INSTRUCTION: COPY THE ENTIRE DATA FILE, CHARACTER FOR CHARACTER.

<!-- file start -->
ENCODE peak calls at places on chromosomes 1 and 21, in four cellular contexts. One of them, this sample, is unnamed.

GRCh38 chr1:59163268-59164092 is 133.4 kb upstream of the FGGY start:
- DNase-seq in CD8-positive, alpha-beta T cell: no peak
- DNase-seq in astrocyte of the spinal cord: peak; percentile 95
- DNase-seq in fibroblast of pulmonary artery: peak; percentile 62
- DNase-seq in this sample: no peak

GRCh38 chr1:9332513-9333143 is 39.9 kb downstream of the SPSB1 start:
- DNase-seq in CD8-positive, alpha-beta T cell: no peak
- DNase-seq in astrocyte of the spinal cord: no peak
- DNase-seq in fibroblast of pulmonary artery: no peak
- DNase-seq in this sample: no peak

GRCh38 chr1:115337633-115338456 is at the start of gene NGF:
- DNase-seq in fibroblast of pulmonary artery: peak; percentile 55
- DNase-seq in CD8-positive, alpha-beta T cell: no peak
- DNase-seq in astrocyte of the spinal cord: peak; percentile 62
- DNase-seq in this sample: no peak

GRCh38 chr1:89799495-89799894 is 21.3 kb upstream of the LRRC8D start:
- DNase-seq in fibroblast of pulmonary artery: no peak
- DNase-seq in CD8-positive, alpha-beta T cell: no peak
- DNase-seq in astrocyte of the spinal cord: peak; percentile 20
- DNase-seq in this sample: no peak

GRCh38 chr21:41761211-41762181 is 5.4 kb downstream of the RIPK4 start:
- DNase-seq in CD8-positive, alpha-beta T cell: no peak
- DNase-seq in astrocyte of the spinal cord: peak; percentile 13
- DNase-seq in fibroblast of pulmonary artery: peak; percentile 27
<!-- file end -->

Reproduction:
ENCODE peak calls at places on chromosomes 1 and 21, in four cellular contexts. One of them, this sample, is unnamed.

GRCh38 chr1:59163268-59164092 is 133.4 kb upstream of the FGGY start:
- DNase-seq in CD8-positive, alpha-beta T cell: no peak
- DNase-seq in astrocyte of the spinal cord: peak; percentile 95
- DNase-seq in fibroblast of pulmonary artery: peak; percentile 62
- DNase-seq in this sample: no peak

GRCh38 chr1:9332513-9333143 is 39.9 kb downstream of the SPSB1 start:
- DNase-seq in CD8-positive, alpha-beta T cell: no peak
- DNase-seq in astrocyte of the spinal cord: no peak
- DNase-seq in fibroblast of pulmonary artery: no peak
- DNase-seq in this sample: no peak

GRCh38 chr1:115337633-115338456 is at the start of gene NGF:
- DNase-seq in fibroblast of pulmonary artery: peak; percentile 55
- DNase-seq in CD8-positive, alpha-beta T cell: no peak
- DNase-seq in astrocyte of the spinal cord: peak; percentile 62
- DNase-seq in this sample: no peak

GRCh38 chr1:89799495-89799894 is 21.3 kb upstream of the LRRC8D start:
- DNase-seq in fibroblast of pulmonary artery: no peak
- DNase-seq in CD8-positive, alpha-beta T cell: no peak
- DNase-seq in astrocyte of the spinal cord: peak; percentile 20
- DNase-seq in this sample: no peak

GRCh38 chr21:41761211-41762181 is 5.4 kb downstream of the RIPK4 start:
- DNase-seq in CD8-positive, alpha-beta T cell: no peak
- DNase-seq in astrocyte of the spinal cord: peak; percentile 13
- DNase-seq in fibroblast of pulmonary artery: peak; percentile 27